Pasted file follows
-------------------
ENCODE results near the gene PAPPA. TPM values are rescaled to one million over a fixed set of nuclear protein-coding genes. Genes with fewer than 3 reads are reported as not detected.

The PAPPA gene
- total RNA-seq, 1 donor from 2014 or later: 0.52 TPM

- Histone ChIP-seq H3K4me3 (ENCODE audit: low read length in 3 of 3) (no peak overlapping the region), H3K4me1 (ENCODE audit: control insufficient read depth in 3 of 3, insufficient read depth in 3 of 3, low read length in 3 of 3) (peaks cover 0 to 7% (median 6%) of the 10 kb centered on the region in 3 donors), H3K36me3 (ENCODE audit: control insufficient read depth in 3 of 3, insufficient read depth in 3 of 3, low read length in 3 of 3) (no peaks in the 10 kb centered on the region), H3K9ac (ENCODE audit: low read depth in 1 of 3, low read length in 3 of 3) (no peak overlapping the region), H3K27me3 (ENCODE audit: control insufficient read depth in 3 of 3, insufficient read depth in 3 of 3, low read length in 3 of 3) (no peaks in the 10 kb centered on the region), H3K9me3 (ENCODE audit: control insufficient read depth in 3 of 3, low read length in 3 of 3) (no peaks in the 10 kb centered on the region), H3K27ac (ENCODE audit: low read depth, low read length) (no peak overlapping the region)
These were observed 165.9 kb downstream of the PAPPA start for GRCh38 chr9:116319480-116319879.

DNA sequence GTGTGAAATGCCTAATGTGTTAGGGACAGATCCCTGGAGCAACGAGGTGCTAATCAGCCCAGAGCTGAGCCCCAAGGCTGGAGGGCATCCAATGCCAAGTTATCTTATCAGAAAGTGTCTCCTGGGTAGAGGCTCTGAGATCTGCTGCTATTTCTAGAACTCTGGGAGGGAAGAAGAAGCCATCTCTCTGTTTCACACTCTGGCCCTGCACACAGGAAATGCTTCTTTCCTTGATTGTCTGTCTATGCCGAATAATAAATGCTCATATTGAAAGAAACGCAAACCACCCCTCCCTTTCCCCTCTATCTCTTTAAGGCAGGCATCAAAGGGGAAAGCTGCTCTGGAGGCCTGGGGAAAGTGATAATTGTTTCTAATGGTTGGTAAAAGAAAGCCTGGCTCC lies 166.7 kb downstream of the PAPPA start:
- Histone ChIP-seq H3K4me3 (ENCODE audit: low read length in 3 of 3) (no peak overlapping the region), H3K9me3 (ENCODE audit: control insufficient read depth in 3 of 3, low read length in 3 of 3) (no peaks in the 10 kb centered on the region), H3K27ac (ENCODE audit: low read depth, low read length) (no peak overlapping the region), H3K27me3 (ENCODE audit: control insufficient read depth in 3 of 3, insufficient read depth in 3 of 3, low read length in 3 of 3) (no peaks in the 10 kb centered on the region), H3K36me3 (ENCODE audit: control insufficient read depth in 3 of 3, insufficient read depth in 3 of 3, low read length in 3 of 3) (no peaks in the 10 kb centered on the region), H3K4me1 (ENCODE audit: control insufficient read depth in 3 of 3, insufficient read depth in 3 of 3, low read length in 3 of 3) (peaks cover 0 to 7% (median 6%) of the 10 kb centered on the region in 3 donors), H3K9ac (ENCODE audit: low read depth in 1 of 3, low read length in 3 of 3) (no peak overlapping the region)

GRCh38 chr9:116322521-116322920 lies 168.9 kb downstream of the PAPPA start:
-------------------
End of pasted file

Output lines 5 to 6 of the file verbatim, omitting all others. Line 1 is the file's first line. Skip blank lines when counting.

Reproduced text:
These were observed 165.9 kb downstream of the PAPPA start for GRCh38 chr9:116319480-116319879.

DNA sequence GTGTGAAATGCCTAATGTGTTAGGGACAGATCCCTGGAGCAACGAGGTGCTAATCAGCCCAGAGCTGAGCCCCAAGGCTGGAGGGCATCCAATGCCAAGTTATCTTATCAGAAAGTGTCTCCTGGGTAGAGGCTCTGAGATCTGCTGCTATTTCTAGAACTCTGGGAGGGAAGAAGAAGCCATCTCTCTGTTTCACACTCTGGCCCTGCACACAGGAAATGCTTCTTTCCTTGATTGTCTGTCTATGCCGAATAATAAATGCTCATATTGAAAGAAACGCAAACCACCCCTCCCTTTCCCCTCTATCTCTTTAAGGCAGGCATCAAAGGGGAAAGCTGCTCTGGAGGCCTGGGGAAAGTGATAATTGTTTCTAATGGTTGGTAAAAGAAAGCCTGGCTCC lies 166.7 kb downstream of the PAPPA start: